Tencent bans thousands of WeChat accounts for peddling fake stock tips as China's retail investors face volatile market
Tencent, operator of China’s dominant messaging app WeChat, said it blocked 8,000 groups and 4,000 personal accounts in the first half of this year for spreading investment rumours that “disrupted equity trading”.
Individual investors account for more than four fifths of China’s equity trades and some retail investors, who do not have access to professional investment guidance, buy and sell stocks blindly based on rumours circulating on WeChat, which boasts 1 billion users.
Using counterfeit identities, rumour mongers draw retail investors into WeChat groups where they are bombarded with stock tips, according to Tencent. Some purport to be professional investment advisers and charge fees for their guidance, claiming they can accurately predict the movement of some stocks.
Others live-stream their equity trades on WeChat groups or live-stream platforms and convince their followers to buy specific stocks.
Some of the scammers even forge transaction records to lure individual investors to put money into the fake trading platforms, promising high returns and a free trial as bait.
“These behaviours have violated laws and regulations as well as seriously harass WeChat users,” Tencent said in a statement released last week. “Users should raise awareness of investment prevention and pay attention to authenticity of the information.”
When reached by phone on Monday, Tencent had no comment on whether the crackdown was in response to a request from regulators.
The closure of the dubious WeChat accounts comes during a prolonged slump in the Chinese stock market which has seen the Shanghai Composite index drop 17 per cent over the past six months and the Shenzhen Component Index fall 18.6 per cent in the same period.
With 141 million retail investors, who account for 85 per cent of China’s total trading volume, investment sentiment can easily be manipulated by rumours which quickly spread on WeChat and other messaging platforms.
The WeChat statement about cracking down on stock scams was read by more than 100,000 people and received several hundred likes. “If these people can predict the ups and downs of stocks, why are they wasting time chatting with you and not make money for themselves?” said one retail investor.
Another, who said he was cheated out of 100,000 yuan, wrote: “Someone added me as a WeChat friend and pulled me into a group where he recommended stocks every day.”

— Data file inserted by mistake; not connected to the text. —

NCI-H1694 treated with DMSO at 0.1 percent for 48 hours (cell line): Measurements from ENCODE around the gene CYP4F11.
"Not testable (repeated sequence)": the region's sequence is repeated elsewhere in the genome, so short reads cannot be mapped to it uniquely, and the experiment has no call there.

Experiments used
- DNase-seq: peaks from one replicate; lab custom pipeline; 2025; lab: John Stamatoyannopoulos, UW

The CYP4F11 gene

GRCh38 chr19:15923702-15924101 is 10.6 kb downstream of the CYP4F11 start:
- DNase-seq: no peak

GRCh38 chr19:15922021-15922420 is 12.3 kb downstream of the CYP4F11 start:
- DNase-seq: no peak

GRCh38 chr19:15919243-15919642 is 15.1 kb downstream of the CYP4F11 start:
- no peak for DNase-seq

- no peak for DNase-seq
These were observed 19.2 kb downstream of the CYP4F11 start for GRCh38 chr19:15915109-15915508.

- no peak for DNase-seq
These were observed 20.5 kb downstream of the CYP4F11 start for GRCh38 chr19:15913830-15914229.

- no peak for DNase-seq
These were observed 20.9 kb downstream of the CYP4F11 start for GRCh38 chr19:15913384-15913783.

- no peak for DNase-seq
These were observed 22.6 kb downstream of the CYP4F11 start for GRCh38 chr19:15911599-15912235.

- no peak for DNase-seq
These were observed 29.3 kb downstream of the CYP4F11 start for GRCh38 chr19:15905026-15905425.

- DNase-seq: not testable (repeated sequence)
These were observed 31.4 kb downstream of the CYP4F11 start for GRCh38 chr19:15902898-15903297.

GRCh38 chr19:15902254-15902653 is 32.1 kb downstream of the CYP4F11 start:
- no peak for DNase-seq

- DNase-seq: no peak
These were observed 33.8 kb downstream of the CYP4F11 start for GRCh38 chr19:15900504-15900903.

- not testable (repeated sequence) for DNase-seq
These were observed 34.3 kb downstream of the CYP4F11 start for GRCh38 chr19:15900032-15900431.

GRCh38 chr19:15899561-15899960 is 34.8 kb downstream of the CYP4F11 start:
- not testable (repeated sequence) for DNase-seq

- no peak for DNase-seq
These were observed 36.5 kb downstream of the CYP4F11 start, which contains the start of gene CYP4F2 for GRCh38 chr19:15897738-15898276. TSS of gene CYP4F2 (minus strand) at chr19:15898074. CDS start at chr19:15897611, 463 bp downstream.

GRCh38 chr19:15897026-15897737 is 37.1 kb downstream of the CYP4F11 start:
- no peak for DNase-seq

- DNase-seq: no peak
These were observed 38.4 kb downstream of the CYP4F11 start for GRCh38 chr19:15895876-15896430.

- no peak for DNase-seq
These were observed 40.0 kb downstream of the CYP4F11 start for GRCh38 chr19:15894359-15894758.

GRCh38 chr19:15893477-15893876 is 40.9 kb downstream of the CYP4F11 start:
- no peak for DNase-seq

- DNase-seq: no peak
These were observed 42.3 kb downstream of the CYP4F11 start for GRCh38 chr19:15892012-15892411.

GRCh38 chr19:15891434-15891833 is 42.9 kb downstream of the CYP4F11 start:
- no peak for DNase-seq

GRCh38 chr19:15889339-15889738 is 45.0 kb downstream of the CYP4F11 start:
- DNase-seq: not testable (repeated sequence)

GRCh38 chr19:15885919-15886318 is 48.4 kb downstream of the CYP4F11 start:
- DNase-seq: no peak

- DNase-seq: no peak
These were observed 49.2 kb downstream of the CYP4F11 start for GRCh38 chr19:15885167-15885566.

It is not the first time Tencent has clamped down on such groups. Last December, WeChat blocked 1,100 accounts for spreading stock market rumours.
The problem of malicious stock rumours is not limited to WeChat. Other major Chinese social media platforms including QQ, Weibo and Jinri Toutiao, have been used to spread fake investment guidance designed to cheat individual investors.
Due to Beijing’s capital controls, individual Chinese investors face quotas if they want to invest in companies like WeChat’s parent Tencent, which is listed in Hong Kong.
As a result, some have little choice but to invest into mainland Chinese listed stocks which are dominated by state-owned enterprises on the Shanghai bourse. While there are some smaller tech firms listed in Shenzhen, most of the big Chinese tech companies like Alibaba, parent of the South China Morning Post, JD.com, Baidu, Pinduoduo and Xiaomi, as well as Tencent, list their shares in US or Hong Kong
A new financial instrument introduced by Beijing in March, Chinese depositary receipts (CDRs), was designed to give local investors access to shares of Chinese companies listed overseas. But it was put on hold after plans to enlist Xiaomi as the debut CDR fell through.
The speculative trading among retail investors results in a volatile equity market in China. The average daily turnover on mainland Chinese markets reached a record high of 2.4 trillion yuan (US$353 billion) in 2015, according to Bloomberg data. That fell to 400 billion yuan in the three months through June this year, the lowest since the third quarter of 2014.
Additional reporting by Iris Deng